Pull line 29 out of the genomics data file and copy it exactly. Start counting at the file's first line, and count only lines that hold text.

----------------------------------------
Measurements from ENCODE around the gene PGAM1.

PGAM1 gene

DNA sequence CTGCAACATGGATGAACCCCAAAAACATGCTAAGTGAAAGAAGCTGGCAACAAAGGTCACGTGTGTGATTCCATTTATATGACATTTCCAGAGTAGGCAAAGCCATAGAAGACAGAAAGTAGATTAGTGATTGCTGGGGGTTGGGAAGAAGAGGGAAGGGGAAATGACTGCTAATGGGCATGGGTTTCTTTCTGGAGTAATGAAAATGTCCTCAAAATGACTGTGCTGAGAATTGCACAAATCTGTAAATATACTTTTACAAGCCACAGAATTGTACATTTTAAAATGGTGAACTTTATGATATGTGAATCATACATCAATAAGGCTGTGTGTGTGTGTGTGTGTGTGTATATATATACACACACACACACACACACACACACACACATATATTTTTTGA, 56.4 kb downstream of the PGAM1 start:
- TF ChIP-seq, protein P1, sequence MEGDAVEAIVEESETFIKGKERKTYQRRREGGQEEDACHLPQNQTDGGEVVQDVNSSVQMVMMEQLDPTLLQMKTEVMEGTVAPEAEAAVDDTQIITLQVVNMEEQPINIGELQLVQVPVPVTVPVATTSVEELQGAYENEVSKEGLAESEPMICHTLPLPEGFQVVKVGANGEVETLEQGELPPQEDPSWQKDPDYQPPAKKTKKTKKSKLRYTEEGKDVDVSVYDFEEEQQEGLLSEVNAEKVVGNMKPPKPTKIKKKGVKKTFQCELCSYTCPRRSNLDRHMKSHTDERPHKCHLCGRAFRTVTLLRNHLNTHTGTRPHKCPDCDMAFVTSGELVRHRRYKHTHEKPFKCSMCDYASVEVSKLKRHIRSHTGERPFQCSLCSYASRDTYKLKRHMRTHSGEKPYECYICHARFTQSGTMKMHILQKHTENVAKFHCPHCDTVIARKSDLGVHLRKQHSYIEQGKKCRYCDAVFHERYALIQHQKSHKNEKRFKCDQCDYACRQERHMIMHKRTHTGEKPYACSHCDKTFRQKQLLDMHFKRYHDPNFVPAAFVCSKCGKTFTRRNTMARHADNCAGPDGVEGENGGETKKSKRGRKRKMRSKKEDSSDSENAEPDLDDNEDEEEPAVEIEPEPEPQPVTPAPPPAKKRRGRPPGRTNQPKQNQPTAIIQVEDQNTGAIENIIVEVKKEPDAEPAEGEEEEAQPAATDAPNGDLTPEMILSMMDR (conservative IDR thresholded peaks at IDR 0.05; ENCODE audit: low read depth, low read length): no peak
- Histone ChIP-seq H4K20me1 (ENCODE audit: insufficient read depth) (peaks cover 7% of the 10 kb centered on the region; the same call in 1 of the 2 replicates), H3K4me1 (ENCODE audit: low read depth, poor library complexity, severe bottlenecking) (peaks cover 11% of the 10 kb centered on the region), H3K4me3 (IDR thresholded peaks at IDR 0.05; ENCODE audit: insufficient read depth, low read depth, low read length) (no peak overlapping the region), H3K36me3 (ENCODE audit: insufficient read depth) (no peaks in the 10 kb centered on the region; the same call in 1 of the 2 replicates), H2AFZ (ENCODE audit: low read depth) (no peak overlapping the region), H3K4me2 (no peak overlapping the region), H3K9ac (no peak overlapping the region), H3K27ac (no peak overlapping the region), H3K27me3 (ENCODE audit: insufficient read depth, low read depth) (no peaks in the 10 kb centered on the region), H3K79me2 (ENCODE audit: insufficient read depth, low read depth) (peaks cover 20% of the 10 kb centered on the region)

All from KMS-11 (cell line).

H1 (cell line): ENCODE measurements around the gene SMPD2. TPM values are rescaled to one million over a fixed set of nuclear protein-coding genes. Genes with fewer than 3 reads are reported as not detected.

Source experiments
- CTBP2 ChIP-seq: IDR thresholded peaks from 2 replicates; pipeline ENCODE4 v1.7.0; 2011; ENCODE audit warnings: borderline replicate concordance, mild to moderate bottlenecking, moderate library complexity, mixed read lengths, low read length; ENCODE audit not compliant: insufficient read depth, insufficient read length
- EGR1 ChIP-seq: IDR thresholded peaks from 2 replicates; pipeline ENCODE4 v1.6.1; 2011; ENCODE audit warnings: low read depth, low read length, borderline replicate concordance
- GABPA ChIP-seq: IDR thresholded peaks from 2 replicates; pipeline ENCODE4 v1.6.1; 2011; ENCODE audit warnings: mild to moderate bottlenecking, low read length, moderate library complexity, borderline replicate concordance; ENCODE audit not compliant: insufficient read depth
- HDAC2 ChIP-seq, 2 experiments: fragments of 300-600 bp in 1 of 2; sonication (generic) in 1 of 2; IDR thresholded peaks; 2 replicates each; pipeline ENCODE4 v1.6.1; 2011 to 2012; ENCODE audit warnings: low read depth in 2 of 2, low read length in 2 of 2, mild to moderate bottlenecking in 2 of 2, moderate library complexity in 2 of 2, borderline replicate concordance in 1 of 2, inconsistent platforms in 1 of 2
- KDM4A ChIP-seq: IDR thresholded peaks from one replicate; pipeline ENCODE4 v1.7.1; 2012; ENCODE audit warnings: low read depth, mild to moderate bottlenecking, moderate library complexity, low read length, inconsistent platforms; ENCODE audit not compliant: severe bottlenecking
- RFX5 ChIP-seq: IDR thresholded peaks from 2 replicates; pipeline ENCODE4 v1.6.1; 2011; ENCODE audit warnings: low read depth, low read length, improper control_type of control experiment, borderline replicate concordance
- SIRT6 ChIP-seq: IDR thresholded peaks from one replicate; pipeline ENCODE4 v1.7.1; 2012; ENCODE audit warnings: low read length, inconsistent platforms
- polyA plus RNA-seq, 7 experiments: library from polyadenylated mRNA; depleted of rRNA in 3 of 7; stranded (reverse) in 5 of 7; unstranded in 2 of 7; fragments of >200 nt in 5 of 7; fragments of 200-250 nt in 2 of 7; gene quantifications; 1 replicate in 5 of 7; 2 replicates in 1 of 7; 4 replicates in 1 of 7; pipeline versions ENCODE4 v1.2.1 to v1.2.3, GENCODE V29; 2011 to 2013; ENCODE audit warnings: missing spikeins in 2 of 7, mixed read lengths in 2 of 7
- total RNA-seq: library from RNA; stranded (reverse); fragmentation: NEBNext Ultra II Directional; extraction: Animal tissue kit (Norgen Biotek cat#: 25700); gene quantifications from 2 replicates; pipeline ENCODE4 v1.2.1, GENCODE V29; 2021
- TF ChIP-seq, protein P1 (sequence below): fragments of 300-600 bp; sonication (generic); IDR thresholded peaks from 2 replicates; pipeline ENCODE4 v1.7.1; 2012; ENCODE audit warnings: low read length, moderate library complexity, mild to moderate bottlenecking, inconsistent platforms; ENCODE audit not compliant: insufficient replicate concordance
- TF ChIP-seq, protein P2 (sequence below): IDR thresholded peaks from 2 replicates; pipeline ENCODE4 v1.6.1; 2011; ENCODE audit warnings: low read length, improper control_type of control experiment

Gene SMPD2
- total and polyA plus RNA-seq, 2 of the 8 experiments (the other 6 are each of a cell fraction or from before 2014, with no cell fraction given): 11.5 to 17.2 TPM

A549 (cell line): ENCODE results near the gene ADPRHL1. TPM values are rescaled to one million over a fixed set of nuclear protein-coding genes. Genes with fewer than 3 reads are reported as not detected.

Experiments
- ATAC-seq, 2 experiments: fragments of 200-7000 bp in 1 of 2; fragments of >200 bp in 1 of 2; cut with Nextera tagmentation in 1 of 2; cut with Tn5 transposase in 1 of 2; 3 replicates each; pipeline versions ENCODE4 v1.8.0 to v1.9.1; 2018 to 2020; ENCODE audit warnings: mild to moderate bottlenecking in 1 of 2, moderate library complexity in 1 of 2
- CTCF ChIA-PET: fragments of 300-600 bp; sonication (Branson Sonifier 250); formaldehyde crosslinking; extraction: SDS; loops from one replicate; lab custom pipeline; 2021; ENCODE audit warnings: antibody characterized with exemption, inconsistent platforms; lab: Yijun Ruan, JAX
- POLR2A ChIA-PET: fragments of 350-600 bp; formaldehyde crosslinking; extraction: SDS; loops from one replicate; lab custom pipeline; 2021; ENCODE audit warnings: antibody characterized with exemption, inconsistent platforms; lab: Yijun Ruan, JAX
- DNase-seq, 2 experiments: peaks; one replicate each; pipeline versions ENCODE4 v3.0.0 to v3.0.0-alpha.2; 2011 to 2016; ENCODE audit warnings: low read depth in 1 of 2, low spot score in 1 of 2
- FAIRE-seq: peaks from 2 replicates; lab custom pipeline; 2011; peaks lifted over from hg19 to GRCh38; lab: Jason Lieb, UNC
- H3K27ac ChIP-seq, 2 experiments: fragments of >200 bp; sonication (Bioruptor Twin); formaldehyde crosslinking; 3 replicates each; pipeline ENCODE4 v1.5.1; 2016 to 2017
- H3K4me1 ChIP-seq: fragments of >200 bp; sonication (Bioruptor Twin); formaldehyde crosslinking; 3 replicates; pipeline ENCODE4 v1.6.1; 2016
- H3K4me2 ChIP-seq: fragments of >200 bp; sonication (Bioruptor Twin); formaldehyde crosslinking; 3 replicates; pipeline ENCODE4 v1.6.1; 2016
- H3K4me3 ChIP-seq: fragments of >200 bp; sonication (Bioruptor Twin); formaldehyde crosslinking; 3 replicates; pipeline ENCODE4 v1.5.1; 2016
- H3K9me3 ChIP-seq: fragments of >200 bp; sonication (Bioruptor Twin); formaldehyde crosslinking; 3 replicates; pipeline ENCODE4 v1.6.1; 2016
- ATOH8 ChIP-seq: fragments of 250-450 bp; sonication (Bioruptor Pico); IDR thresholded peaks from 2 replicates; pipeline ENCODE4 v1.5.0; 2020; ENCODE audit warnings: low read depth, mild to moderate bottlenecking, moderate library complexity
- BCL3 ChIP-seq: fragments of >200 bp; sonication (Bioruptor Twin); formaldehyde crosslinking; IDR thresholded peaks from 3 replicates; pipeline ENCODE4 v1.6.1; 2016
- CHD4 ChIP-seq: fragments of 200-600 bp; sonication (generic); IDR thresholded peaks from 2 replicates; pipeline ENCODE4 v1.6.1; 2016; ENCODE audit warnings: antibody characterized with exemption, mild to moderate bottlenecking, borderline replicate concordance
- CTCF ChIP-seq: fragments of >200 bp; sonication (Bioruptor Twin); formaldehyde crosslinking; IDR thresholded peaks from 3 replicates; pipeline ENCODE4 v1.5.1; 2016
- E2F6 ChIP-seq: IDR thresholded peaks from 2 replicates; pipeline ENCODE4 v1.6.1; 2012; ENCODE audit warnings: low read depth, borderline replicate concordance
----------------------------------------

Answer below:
- H3K27ac ChIP-seq, 2 experiments: fragments of >200 bp; sonication (Bioruptor Twin); formaldehyde crosslinking; 3 replicates each; pipeline ENCODE4 v1.5.1; 2016 to 2017